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Developing a Business Plan

If you are someone who has spent countless hours contemplating starting your own business, and now find yourself poised to take action, the crucial first step is to begin developing a business plan!

One of the best investments you can make to turn your dream into reality is to spend the time, effort, and energy to develop a formal business plan. However, there is a great deal of difference between pondering business choices and developing a business plan.

There are three important benefits of having a formal business plan. The first is that a business plan will be an essential part of any request for financing. A well-prepared plan improves your chances of receiving the funds you need. Second, it can serve as a guide for policies and actions for your company over a number of years. Strategies and statements should be well thought out, unambiguous, and capable of being carried out. Third, the process of preparing the plan will enable you to focus on issues that are essential for the future success of your business.

A formal business plan should include the following:

  1. Executive Summary. This introduces and summarizes your business plan in its entirety, including your business’s profile, mission, and how you plan to get there.
  2. Market Analysis. This part involves thorough research on the industry of your business. It’s the quantitative and qualitative assessment of your market/industry including internal strengths and weakness of your business, as well as the external threats and opportunities of your market.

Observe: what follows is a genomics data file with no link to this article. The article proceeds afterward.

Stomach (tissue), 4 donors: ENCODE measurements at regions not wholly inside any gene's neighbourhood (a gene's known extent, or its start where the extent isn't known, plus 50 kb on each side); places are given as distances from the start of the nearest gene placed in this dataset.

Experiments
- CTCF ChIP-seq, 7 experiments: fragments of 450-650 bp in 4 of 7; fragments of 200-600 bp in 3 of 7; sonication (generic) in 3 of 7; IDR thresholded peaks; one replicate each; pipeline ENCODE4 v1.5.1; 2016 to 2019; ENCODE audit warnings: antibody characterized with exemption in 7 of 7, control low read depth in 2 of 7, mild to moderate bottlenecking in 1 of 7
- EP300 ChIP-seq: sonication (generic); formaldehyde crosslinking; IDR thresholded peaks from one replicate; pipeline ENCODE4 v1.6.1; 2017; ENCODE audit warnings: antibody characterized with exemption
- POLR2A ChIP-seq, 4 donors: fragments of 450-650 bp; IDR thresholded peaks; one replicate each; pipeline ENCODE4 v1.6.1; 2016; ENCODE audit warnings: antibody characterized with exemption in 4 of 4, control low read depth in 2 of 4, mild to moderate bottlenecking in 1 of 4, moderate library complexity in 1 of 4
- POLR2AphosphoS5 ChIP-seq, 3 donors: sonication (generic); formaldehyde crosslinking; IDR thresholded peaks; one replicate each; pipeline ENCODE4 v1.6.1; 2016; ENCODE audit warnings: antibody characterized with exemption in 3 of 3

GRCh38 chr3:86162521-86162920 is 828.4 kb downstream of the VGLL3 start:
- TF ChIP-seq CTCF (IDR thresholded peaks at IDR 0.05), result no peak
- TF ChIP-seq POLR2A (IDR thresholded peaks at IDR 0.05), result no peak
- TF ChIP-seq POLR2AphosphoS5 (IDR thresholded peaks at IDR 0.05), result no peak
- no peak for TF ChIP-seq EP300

3. Company Description. In addition to the basics such as proposed location, real estate, facilities, and equipment; this should also offer information about your company’s purpose.  List your mission, goals, and objectives. State what your company does, and what differentiates you from your potential competitors. It would also be wise to mention your target audience/clients in this section and any potential clients or partnerships.
  4. Management and Organization. Discuss your planned management and reporting structure, identify key employees and list their backgrounds, list all planned positions and identify each of their roles. 
  5. Marketing and Sales. How do you plan to promote your business and make sales? Develop marketing strategies centered around your findings in your market analysis. Ask yourself: What forms of promotion does my target audience respond well to, and what would be the best way to reach them?
  6. Services and/or Products. Talk about what you’re selling/what services you offer, and who they will benefit. Be sure to go into detail about these products/services.
  7. Request for Funding.  If you find yourself needing to request funding, you'll want to include information on the business, your current financial situation, how the money will be used, and more. Tailor each funding request to the specific funding source, and make sure you ask for enough money to keep your business going.
  8. Financial Projections. In this section, provide financial projections for the next 3-5 years. How much you plan to spend, earn, and what you expect your profit margin to be. These projections will serve as forecasts of your cash inflows and outlays, income and balance sheet. They show bankers and investors how you will repay loans, what you intend to do with your money and how you will grow.

As you proceed through the business plan, remember that statements and research findings should be supported with credible data as much as possible. Basing your statements and business decisions on credible data will help better facilitate your business plan and will go a long way when requesting funding. 

While the preparation of a formal business plan can be an arduous task, it is time and effort well spent. The process of preparing your plan will put you in a better position to make daily decisions and the final document will be extremely useful when seeking financing, obtaining potential investors and key employees, and finding your first customers!